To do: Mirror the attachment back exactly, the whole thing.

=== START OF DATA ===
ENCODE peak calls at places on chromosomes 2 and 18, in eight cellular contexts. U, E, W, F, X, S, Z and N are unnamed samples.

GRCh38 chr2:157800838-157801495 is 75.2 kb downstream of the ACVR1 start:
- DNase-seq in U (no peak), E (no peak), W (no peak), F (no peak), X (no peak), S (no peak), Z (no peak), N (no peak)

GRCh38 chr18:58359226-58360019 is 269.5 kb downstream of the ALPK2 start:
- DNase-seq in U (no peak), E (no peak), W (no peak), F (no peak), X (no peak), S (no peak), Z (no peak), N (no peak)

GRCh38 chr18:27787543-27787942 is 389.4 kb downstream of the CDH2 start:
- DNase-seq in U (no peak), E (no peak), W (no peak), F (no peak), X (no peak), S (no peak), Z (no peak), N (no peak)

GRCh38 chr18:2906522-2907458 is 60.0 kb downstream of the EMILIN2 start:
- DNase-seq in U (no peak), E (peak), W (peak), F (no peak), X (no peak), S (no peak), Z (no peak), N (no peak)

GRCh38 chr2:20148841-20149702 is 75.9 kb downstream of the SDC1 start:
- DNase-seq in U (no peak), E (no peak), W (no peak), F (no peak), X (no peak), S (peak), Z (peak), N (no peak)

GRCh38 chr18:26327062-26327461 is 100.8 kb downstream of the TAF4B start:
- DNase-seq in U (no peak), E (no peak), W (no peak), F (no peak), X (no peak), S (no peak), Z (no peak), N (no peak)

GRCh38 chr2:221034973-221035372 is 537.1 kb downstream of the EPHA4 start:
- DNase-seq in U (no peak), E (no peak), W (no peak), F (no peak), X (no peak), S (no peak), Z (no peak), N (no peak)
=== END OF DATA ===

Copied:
ENCODE peak calls at places on chromosomes 2 and 18, in eight cellular contexts. U, E, W, F, X, S, Z and N are unnamed samples.

GRCh38 chr2:157800838-157801495 is 75.2 kb downstream of the ACVR1 start:
- DNase-seq in U (no peak), E (no peak), W (no peak), F (no peak), X (no peak), S (no peak), Z (no peak), N (no peak)

GRCh38 chr18:58359226-58360019 is 269.5 kb downstream of the ALPK2 start:
- DNase-seq in U (no peak), E (no peak), W (no peak), F (no peak), X (no peak), S (no peak), Z (no peak), N (no peak)

GRCh38 chr18:27787543-27787942 is 389.4 kb downstream of the CDH2 start:
- DNase-seq in U (no peak), E (no peak), W (no peak), F (no peak), X (no peak), S (no peak), Z (no peak), N (no peak)

GRCh38 chr18:2906522-2907458 is 60.0 kb downstream of the EMILIN2 start:
- DNase-seq in U (no peak), E (peak), W (peak), F (no peak), X (no peak), S (no peak), Z (no peak), N (no peak)

GRCh38 chr2:20148841-20149702 is 75.9 kb downstream of the SDC1 start:
- DNase-seq in U (no peak), E (no peak), W (no peak), F (no peak), X (no peak), S (peak), Z (peak), N (no peak)

GRCh38 chr18:26327062-26327461 is 100.8 kb downstream of the TAF4B start:
- DNase-seq in U (no peak), E (no peak), W (no peak), F (no peak), X (no peak), S (no peak), Z (no peak), N (no peak)

GRCh38 chr2:221034973-221035372 is 537.1 kb downstream of the EPHA4 start:
- DNase-seq in U (no peak), E (no peak), W (no peak), F (no peak), X (no peak), S (no peak), Z (no peak), N (no peak)